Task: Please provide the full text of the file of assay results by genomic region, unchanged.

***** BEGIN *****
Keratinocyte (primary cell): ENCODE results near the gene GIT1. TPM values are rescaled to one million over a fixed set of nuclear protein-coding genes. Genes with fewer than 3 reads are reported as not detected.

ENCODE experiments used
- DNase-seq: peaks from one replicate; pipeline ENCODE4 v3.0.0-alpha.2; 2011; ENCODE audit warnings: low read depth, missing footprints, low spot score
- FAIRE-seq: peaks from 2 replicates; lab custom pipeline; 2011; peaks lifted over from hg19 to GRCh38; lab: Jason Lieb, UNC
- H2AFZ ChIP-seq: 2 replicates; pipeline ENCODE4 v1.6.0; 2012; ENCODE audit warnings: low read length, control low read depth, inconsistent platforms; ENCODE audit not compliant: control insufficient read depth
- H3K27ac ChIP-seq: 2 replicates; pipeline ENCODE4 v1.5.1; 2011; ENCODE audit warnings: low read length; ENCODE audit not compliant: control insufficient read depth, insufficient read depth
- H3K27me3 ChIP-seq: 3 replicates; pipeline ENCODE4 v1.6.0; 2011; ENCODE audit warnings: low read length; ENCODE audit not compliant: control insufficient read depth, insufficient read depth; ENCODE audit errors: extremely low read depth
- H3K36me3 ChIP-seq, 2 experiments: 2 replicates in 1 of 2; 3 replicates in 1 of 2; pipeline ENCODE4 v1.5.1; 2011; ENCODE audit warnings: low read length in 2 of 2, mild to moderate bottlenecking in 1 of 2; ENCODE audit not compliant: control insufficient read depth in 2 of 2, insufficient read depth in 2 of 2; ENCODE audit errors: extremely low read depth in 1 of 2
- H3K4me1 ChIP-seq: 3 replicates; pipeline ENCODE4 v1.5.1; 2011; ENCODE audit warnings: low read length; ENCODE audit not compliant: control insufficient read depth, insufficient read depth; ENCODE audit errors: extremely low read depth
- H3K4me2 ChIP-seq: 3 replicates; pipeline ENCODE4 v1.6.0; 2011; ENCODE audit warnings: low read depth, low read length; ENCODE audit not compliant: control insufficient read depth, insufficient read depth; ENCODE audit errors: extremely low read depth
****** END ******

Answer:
Keratinocyte (primary cell): ENCODE results near the gene GIT1. TPM values are rescaled to one million over a fixed set of nuclear protein-coding genes. Genes with fewer than 3 reads are reported as not detected.

ENCODE experiments used
- DNase-seq: peaks from one replicate; pipeline ENCODE4 v3.0.0-alpha.2; 2011; ENCODE audit warnings: low read depth, missing footprints, low spot score
- FAIRE-seq: peaks from 2 replicates; lab custom pipeline; 2011; peaks lifted over from hg19 to GRCh38; lab: Jason Lieb, UNC
- H2AFZ ChIP-seq: 2 replicates; pipeline ENCODE4 v1.6.0; 2012; ENCODE audit warnings: low read length, control low read depth, inconsistent platforms; ENCODE audit not compliant: control insufficient read depth
- H3K27ac ChIP-seq: 2 replicates; pipeline ENCODE4 v1.5.1; 2011; ENCODE audit warnings: low read length; ENCODE audit not compliant: control insufficient read depth, insufficient read depth
- H3K27me3 ChIP-seq: 3 replicates; pipeline ENCODE4 v1.6.0; 2011; ENCODE audit warnings: low read length; ENCODE audit not compliant: control insufficient read depth, insufficient read depth; ENCODE audit errors: extremely low read depth
- H3K36me3 ChIP-seq, 2 experiments: 2 replicates in 1 of 2; 3 replicates in 1 of 2; pipeline ENCODE4 v1.5.1; 2011; ENCODE audit warnings: low read length in 2 of 2, mild to moderate bottlenecking in 1 of 2; ENCODE audit not compliant: control insufficient read depth in 2 of 2, insufficient read depth in 2 of 2; ENCODE audit errors: extremely low read depth in 1 of 2
- H3K4me1 ChIP-seq: 3 replicates; pipeline ENCODE4 v1.5.1; 2011; ENCODE audit warnings: low read length; ENCODE audit not compliant: control insufficient read depth, insufficient read depth; ENCODE audit errors: extremely low read depth
- H3K4me2 ChIP-seq: 3 replicates; pipeline ENCODE4 v1.6.0; 2011; ENCODE audit warnings: low read depth, low read length; ENCODE audit not compliant: control insufficient read depth, insufficient read depth; ENCODE audit errors: extremely low read depth